Modesty should not be conflated with stifling individuality and beauty. God actually commands us to make beautiful things. In fact, He orders us to beautify ourselves:
“O children of Adam, wear your beautiful apparel at every time and place of prayer, and eat and drink: but be not excessive–for God does not like the wasteful.” 7:31
Verse 7:31 instructs all Muslims to value aspects of physical beauty. Its only restriction is that we should avoid displays of extravagance. This sentiment is echoed in verse 24:31: Provocative displays of adornment beyond what is “apparent” (Arabic: ilmaa zahara minha) are prohibited. This is a condemnation of wastefulness and excess, not of beauty itself. The Quran and Islam have always valued aesthetics as a form of expression.
Part of our problem as an ummah is that we confuse beauty with sexually provocative display, or tabarruj. This is symptomatic of a much wider disease.
It’s incredible how, in our futile attempts to avoid sexualizing things, we Muslims inevitably succeed at turning every mundane aspect of our lives sexual. Why can’t a Muslim man be alone with a woman? Because sex. Why can’t we shake hands with non-mahrams? Because sex. Why must Muslim women lower their voices in the presence of strange men? Because their voices drive sexual lust. Why are women persecuted and terrorized under zina laws in the UAE and Malaysia? Because sex.
We Muslims literally can’t live our lives without a paralyzing fear of all things sexual–and in turn we inadvertently sexualize everything. It’s no wonder Muslim-majority countries have the highest rates of pornography usage worldwide.
Televangelists and self-righteous imams spend their days preaching at women: “Why, O women, do you walk around marketplaces and shopping malls in broad daylight? Why do you mingle with men? Where is your haya, your modesty?!”…And finally, “Why do you not remain at home as you should?!”
This is despite the fact that the Quran orders both men and women to actively participate in society (9:71). Verse 33:59 orders women to lengthen their garments appropriately so that they may avoid being harassed in public. (This doesn’t mean a woman is guilty if she is harassed; the subsequent verse, 33:60, clearly blames the perpetrators of said harassment–the hypocrites).
The Quran commands decent dress precisely so that both genders can interact with each other in the public sphere. If women were locked up at home, there would be no point in ordering public modesty!
But many Muslims overlook this, instead insisting that a family’s honor lies in the seclusion of its women. This is unhealthy–not to mention, often detrimental to the women involved.
Crimes against women are perpetrated under the guise of “protecting” them. Muslim men are generally told to maintain gheerah with regard to their wives and daughters. Gheerah is an Arabic term meaning “protective jealousy.” In the Quran, men are charged with primary responsibility regarding the maintenance of their female relatives. Unfortunately, in actual practice, this has been replaced with selfish possessiveness. All of it is backed up with misguided religious convictions.
Double standards are also rampant. Modesty is seen as applicable only to women, who are routinely repressed. Muslim men, on the other hand, are told that they will be “gifted” with “heavenly maidens” (Hur Al-Ayn) in Jannah. Islamic secondary sources are filled with distasteful graphic descriptions of these women, who are apparently created only to satiate men’s lust.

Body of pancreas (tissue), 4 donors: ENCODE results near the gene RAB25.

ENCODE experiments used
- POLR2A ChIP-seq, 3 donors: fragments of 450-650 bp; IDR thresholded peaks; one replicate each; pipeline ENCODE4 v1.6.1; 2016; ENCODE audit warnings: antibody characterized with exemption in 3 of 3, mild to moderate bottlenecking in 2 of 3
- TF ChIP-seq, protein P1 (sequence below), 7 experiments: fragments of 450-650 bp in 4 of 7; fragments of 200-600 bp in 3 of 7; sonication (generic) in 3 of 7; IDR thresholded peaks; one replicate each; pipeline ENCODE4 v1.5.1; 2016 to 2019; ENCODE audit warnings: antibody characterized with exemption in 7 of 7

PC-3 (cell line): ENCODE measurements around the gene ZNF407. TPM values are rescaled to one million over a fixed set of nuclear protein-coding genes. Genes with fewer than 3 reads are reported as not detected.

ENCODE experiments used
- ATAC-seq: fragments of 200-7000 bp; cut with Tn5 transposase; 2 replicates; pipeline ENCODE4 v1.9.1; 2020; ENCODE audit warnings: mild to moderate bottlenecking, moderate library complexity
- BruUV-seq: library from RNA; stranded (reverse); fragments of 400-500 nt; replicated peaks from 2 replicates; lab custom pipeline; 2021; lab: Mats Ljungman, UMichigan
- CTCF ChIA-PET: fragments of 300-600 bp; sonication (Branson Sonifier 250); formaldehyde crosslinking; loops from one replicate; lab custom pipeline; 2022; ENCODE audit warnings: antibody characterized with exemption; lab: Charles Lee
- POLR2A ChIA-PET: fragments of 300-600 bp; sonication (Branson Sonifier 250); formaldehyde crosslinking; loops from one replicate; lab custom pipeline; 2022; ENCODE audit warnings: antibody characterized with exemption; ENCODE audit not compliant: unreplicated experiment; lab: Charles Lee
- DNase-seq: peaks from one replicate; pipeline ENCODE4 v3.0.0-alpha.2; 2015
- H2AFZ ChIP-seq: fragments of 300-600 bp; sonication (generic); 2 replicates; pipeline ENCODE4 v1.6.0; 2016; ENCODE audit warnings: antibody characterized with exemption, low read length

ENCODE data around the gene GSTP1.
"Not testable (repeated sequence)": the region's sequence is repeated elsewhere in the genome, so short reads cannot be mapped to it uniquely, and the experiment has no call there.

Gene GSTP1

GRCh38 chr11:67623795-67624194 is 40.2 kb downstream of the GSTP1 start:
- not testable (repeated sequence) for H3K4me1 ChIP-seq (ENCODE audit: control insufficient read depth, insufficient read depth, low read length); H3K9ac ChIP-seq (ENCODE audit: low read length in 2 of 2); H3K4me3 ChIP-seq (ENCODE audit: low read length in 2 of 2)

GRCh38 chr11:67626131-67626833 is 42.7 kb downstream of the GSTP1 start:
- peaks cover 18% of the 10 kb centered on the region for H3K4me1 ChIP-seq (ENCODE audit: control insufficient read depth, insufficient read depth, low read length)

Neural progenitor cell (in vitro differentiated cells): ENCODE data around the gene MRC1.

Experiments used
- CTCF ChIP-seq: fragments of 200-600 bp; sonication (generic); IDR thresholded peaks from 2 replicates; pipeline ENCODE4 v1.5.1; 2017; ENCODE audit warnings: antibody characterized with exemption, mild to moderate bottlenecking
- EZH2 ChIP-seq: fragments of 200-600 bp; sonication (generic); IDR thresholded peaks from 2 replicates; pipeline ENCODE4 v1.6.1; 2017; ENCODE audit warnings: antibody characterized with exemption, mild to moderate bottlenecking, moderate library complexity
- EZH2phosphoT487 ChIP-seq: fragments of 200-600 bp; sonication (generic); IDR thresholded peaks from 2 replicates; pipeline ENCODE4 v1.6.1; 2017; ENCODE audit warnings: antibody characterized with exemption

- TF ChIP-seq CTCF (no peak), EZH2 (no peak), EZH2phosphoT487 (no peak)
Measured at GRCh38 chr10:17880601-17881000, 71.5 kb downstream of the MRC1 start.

According to the Quran, Hur Al-Ayn are for all companions of Paradise. The hooris themselves are gender-neutral, and harbor no sexual connotation. The word for hoor comes from the Arabic term ahwar, meaning *bright-eyed, with intensely dark pupils. The Quran renders Hur Al-Ayn as nothing more than “pure companions” found in Eden. But Islamic secondary sources have taken this lovely concept and turned it into an absurd concoction of ancient men’s depraved fantasies.
There are times when I hear descriptions of the (alleged) 72 virgins in Jannah and burst out laughing. It is hilarious how desperate men can convert such pure beauty into such a nonsensical sexual dream.
But other times, my heart breaks.
I’ve seen Muslim women in tears over the hooris that their husbands will supposedly be awarded in Jannah. I’ve seen them attempt to invent explanations–perhaps earthly women will be prettier than the hooris! Perhaps we will harbor no jealousy!–but in the end, it all falls flat. The orthodoxy’s disgustingly fanciful tales continue to find their way into the fatwas of “reputable” Islamic organizations.
I admire the strength of orthodox Muslim women. It amazes me. Despite everything: Despite the fact that the orthodoxy caters to men, deprives women of their rights, and massacres Quranic teachings in the name of God–somehow, they live through it. Somehow, most of them manage to retain their faith.
I follow only the Quran, which guarantees me my rights. God also promises me lawful retribution. The men guilty of replacing Islam with their corrupt desires will be punished. It brings me peace, to know that.
Girls who were buried alive–whether literally or figuratively–in this dunya will testify against their oppressors on the Day of Judgement:
“And when the girl buried alive is asked, for what crime she was killed…” 81:8
The Quran’s verses on wrath and retribution used to distress me. But now they are comforting. They promise equity in Heaven. They are a manifestation of God’s Overriding Mercy towards the oppressed.
I don’t need to gain retribution on my own. God will do it for me.
*Bright-eyed is an approximate translation. Ahwar also denotes purity of heart or lightness, or faithfulness. It has absolutely no inherent sexual connotation. Rather, the Quran defines our relationship with Hur Al-Ayn as one of peaceful companionship.